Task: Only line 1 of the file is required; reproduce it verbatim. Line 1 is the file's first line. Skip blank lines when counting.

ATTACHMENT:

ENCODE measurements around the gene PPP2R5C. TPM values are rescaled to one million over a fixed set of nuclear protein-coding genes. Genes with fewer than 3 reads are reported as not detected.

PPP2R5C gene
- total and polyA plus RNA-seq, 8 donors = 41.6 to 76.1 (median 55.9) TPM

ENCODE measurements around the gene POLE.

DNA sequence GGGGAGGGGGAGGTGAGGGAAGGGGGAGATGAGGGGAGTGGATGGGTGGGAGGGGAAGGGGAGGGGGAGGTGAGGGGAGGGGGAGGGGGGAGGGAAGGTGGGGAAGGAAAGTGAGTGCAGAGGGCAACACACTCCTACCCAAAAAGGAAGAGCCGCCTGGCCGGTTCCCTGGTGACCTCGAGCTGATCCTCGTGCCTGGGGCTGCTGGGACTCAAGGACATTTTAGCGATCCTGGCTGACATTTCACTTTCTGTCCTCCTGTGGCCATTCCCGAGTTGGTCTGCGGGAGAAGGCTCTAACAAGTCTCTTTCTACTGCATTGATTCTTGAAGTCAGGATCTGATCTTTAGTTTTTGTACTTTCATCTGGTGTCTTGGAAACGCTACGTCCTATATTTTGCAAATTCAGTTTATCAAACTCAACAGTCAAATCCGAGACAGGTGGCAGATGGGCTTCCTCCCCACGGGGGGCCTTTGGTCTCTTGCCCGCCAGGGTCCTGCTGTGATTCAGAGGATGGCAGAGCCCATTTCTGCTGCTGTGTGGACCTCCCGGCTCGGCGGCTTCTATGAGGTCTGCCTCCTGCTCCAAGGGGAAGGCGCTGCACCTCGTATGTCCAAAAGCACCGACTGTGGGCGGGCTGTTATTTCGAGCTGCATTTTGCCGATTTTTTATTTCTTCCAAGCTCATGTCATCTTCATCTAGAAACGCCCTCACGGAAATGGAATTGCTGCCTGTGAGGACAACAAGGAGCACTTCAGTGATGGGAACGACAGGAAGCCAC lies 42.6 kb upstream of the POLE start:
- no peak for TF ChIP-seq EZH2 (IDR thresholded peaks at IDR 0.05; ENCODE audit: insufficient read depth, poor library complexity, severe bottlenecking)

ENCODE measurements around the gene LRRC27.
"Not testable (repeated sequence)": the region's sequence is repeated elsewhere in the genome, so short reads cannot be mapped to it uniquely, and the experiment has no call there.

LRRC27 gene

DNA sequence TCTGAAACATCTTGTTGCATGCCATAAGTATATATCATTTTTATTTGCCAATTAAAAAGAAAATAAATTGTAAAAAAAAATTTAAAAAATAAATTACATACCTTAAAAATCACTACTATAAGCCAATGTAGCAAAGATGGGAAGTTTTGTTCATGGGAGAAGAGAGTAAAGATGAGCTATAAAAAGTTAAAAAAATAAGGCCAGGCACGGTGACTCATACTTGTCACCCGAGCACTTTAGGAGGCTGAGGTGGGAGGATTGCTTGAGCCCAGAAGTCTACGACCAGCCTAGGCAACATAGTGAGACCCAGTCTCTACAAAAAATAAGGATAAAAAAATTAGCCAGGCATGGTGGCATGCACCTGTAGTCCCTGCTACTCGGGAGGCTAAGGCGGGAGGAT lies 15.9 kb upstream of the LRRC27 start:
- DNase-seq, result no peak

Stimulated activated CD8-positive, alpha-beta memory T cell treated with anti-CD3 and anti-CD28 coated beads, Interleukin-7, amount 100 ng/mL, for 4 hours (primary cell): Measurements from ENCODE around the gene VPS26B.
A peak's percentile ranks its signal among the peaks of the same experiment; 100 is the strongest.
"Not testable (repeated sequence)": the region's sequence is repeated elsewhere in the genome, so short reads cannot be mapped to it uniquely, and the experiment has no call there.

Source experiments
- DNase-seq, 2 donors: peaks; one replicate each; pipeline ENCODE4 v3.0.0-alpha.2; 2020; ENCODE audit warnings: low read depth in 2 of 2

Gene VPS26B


ENCODE measurements around the gene PPP2R5C. TPM values are rescaled to one million over a fixed set of nuclear protein-coding genes. Genes with fewer than 3 reads are reported as not detected.